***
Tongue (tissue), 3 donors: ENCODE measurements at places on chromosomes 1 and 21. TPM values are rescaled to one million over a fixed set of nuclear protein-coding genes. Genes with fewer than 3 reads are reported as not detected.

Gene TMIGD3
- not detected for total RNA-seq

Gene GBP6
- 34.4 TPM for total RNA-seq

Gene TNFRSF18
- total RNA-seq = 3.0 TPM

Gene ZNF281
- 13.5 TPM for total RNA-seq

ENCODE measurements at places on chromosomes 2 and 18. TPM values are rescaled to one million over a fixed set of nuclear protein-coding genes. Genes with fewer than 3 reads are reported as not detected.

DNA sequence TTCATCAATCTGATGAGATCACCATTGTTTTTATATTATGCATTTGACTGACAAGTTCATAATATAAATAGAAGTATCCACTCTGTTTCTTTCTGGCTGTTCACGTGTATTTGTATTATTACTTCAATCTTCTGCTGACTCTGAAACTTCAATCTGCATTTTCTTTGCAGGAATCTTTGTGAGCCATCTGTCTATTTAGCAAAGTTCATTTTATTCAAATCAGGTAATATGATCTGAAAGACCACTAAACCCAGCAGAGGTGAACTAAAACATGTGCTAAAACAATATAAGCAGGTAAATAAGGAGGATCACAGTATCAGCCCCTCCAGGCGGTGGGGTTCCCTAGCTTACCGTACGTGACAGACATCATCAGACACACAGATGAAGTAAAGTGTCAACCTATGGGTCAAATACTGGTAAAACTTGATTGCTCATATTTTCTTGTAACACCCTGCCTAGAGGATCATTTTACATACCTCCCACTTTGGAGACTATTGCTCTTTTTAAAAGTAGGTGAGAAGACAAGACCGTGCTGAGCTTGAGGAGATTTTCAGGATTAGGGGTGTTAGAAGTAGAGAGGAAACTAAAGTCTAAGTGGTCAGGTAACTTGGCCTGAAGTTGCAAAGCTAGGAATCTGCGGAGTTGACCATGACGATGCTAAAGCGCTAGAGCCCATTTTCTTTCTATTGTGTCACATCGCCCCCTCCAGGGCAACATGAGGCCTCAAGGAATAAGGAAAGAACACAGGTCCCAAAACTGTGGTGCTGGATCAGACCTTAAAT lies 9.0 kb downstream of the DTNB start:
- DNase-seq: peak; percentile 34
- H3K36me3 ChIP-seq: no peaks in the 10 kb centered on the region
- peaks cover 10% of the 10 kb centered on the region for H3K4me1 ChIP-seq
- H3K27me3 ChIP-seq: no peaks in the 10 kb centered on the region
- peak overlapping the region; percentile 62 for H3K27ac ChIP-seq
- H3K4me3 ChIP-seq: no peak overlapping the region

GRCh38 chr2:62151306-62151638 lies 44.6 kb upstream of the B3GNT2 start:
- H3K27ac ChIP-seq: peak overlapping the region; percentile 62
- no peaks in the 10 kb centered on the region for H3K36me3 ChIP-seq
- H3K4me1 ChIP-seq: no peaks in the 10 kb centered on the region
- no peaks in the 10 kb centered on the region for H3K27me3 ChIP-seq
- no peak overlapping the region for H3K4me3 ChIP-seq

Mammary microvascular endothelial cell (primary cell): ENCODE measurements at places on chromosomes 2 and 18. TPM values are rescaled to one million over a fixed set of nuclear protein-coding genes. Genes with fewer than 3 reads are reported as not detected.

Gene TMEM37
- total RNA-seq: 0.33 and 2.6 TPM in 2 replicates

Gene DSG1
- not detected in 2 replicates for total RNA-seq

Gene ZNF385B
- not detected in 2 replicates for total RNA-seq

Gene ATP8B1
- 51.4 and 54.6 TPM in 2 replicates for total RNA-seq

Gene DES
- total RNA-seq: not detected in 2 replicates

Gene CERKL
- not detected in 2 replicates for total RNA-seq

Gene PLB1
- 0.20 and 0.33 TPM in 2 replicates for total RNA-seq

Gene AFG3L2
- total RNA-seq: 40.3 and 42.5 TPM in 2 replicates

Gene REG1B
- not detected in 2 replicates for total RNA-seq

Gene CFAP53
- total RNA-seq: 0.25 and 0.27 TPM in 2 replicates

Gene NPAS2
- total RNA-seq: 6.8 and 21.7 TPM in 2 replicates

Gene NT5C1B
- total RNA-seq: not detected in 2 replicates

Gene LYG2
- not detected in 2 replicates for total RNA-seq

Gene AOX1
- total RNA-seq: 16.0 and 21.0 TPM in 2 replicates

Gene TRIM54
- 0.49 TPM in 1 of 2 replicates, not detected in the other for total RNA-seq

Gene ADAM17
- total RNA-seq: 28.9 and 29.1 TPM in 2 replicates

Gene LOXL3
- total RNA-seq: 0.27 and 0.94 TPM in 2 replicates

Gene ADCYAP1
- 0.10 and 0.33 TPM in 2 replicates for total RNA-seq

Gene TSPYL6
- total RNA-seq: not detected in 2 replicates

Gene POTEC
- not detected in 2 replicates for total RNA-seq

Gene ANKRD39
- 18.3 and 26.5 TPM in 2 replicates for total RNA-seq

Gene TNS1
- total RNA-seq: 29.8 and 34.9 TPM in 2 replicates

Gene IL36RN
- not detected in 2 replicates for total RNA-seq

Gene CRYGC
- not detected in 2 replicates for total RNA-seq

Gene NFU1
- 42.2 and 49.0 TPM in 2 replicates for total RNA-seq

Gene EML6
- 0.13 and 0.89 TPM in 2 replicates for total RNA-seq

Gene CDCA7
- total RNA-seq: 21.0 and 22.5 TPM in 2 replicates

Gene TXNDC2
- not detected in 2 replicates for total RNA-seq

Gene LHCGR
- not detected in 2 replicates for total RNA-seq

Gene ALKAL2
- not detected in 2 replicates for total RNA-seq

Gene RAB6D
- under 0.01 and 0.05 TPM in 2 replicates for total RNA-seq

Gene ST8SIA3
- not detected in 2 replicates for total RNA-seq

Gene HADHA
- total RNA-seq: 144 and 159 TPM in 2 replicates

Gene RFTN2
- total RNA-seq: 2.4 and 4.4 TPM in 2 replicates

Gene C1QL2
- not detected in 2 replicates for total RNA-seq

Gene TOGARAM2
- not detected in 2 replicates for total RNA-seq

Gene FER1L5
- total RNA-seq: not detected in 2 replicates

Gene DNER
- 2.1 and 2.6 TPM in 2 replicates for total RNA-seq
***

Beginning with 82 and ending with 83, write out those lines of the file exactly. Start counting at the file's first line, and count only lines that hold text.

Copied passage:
- not detected in 2 replicates for total RNA-seq

Gene ALKAL2